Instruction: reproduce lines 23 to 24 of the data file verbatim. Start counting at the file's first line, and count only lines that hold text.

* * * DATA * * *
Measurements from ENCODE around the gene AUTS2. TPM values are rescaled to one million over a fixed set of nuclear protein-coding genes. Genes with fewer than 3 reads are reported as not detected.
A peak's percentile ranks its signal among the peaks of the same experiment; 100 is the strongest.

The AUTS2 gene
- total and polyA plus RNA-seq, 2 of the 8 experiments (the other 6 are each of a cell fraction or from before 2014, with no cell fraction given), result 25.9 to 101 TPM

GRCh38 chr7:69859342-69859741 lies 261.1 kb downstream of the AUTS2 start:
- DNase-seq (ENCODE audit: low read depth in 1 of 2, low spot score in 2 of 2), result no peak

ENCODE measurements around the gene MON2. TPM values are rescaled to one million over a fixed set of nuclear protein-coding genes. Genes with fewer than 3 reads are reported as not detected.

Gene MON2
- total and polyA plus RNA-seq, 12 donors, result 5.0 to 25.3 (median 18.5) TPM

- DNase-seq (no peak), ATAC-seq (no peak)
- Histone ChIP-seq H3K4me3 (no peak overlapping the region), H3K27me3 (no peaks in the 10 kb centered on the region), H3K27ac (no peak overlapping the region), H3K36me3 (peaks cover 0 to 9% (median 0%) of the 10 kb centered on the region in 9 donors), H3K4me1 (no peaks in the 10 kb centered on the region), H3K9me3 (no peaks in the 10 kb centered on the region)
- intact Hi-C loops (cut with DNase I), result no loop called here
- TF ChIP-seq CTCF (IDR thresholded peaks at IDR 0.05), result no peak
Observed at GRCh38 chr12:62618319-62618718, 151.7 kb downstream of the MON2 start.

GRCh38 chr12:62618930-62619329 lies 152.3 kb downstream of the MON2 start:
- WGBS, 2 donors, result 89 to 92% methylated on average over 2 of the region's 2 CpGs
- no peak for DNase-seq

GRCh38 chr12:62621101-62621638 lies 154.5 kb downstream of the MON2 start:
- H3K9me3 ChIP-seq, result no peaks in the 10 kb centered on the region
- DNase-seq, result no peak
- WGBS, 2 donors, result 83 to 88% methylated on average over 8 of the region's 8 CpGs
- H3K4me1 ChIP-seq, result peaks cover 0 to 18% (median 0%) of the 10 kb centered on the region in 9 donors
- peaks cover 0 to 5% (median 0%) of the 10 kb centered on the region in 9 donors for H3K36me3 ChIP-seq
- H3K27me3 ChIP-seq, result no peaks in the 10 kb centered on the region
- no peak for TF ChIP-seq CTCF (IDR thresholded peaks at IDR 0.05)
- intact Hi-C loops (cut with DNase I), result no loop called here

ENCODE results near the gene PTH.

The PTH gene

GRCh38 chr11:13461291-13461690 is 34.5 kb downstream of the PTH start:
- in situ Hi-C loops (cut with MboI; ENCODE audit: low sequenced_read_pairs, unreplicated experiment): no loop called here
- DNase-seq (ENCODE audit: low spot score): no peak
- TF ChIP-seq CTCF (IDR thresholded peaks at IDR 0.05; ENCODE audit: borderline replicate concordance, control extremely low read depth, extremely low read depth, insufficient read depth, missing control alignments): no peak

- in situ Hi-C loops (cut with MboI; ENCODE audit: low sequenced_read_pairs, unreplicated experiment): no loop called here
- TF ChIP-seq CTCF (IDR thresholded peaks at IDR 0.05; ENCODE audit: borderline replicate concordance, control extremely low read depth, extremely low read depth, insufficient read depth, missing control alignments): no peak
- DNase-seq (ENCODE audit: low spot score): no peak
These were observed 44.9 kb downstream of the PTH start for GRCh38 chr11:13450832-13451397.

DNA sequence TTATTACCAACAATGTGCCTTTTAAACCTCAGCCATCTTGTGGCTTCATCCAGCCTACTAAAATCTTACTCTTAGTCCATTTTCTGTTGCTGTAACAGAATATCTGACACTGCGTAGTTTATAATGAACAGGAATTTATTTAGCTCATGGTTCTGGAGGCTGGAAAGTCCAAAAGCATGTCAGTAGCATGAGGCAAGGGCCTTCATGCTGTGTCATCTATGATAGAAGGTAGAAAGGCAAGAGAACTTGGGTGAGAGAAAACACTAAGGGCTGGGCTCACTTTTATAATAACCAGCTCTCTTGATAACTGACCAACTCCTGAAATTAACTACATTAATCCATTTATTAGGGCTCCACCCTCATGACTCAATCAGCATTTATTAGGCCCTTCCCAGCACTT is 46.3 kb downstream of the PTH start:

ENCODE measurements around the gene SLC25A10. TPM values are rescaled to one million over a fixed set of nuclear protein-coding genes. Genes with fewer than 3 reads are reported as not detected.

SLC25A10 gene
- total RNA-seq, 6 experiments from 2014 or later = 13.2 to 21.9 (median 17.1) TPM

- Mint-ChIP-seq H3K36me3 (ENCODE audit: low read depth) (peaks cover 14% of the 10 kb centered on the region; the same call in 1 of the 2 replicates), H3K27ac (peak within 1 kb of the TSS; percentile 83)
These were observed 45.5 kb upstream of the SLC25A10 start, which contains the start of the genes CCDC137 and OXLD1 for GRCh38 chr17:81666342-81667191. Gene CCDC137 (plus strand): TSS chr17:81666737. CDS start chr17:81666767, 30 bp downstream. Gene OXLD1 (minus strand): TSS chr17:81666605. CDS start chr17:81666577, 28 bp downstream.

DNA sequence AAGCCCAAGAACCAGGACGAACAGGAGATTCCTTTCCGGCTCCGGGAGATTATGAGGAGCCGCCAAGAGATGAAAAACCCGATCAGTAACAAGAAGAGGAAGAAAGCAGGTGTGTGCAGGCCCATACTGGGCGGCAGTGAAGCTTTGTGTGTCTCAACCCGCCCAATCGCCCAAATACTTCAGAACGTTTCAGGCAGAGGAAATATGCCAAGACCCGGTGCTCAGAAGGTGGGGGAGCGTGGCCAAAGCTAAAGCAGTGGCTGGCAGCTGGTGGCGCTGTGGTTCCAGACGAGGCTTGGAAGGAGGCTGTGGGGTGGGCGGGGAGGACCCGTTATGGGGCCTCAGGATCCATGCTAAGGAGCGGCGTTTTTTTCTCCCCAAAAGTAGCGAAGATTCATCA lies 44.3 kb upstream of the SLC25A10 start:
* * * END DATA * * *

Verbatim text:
- peaks cover 0 to 5% (median 0%) of the 10 kb centered on the region in 9 donors for H3K36me3 ChIP-seq
- H3K27me3 ChIP-seq, result no peaks in the 10 kb centered on the region